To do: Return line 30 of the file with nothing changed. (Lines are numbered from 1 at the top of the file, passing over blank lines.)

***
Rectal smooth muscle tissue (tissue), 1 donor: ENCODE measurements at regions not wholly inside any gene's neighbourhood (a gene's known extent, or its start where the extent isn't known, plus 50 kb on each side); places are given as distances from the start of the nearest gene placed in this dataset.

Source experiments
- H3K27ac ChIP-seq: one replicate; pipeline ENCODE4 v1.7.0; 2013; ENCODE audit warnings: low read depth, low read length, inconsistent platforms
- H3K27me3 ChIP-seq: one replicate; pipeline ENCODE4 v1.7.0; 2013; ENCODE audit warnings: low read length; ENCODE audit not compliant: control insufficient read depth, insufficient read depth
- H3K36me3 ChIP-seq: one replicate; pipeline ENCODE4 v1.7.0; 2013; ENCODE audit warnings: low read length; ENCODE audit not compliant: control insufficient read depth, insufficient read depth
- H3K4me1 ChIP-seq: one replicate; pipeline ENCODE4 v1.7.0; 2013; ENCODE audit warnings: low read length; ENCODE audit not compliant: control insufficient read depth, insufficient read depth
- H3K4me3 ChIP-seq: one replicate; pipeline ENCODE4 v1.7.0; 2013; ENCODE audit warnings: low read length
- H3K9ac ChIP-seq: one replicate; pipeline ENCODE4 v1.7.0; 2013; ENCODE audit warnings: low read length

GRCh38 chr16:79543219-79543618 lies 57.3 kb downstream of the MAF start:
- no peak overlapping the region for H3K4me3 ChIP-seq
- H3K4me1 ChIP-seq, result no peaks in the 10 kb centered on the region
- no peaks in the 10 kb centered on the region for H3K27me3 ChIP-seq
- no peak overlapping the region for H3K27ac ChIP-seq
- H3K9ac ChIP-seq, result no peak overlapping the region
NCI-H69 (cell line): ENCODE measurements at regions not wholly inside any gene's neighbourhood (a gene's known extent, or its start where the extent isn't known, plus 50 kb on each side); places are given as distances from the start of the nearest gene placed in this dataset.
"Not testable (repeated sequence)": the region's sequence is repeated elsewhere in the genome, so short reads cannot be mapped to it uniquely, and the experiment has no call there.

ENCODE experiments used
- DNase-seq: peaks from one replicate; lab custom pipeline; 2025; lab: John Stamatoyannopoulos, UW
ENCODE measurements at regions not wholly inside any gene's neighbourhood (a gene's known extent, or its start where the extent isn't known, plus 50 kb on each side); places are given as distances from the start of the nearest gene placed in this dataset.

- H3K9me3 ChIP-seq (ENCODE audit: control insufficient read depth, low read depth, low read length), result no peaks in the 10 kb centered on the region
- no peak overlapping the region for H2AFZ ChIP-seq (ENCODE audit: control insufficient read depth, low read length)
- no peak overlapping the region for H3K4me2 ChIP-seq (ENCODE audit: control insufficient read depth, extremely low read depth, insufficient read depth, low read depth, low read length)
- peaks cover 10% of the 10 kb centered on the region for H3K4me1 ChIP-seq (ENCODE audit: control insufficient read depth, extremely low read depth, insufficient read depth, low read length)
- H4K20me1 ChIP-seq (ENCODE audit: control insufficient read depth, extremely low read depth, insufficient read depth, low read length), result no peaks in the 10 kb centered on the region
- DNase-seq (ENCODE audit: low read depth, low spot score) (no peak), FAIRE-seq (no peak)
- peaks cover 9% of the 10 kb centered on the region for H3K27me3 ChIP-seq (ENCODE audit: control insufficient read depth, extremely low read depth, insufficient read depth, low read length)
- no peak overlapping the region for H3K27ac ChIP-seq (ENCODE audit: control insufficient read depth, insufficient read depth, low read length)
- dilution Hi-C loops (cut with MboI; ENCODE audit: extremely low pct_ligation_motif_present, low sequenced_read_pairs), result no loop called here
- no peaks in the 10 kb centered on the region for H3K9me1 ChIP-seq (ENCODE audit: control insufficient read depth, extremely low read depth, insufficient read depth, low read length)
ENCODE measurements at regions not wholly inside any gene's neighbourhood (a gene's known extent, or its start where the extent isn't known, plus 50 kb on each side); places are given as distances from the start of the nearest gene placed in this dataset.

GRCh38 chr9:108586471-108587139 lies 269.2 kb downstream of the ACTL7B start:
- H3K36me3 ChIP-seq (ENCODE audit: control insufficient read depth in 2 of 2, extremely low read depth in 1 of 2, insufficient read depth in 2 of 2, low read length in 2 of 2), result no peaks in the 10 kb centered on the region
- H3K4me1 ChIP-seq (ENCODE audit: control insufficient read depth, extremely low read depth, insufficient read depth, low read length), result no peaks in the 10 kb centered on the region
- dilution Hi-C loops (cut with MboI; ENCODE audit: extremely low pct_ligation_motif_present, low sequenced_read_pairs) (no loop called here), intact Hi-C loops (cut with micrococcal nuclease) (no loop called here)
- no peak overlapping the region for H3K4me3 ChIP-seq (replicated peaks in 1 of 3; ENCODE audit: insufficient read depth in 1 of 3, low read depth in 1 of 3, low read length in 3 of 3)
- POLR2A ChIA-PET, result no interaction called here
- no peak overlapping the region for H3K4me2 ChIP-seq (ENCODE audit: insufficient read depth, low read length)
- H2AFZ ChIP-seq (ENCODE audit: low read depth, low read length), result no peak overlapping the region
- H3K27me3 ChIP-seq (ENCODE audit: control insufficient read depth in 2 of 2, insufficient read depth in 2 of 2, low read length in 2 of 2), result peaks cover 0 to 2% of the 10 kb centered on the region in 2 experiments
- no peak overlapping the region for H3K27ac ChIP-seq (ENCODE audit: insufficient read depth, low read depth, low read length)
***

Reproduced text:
ENCODE measurements at regions not wholly inside any gene's neighbourhood (a gene's known extent, or its start where the extent isn't known, plus 50 kb on each side); places are given as distances from the start of the nearest gene placed in this dataset.